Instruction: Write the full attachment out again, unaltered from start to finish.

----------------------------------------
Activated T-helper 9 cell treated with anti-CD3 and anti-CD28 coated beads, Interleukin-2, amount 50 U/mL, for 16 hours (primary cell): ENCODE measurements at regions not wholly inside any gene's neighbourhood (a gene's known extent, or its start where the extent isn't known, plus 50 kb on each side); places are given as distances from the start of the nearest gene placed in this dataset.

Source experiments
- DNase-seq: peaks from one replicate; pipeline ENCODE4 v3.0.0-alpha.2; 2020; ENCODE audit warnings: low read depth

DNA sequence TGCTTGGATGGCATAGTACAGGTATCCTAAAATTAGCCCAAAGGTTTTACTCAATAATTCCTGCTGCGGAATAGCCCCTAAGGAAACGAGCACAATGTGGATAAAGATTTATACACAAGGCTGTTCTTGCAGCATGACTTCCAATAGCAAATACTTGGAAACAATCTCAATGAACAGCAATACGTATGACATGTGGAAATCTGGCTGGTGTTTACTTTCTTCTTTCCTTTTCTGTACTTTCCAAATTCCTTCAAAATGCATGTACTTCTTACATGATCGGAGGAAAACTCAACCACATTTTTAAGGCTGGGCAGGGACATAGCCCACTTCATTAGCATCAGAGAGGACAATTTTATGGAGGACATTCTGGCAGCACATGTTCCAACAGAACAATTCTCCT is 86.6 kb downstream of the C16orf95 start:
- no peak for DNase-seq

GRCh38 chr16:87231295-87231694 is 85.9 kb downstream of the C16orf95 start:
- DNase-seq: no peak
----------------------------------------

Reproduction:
Activated T-helper 9 cell treated with anti-CD3 and anti-CD28 coated beads, Interleukin-2, amount 50 U/mL, for 16 hours (primary cell): ENCODE measurements at regions not wholly inside any gene's neighbourhood (a gene's known extent, or its start where the extent isn't known, plus 50 kb on each side); places are given as distances from the start of the nearest gene placed in this dataset.

Source experiments
- DNase-seq: peaks from one replicate; pipeline ENCODE4 v3.0.0-alpha.2; 2020; ENCODE audit warnings: low read depth

DNA sequence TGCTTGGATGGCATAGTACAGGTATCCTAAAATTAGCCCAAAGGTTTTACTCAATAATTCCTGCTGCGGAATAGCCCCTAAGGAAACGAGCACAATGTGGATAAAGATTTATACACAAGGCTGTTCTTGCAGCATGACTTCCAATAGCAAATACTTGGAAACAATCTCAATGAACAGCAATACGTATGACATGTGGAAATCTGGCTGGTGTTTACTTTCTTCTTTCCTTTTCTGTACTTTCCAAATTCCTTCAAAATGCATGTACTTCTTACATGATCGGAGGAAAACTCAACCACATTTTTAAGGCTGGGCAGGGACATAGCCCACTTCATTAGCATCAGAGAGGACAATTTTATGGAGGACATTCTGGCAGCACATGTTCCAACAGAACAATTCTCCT is 86.6 kb downstream of the C16orf95 start:
- no peak for DNase-seq

GRCh38 chr16:87231295-87231694 is 85.9 kb downstream of the C16orf95 start:
- DNase-seq: no peak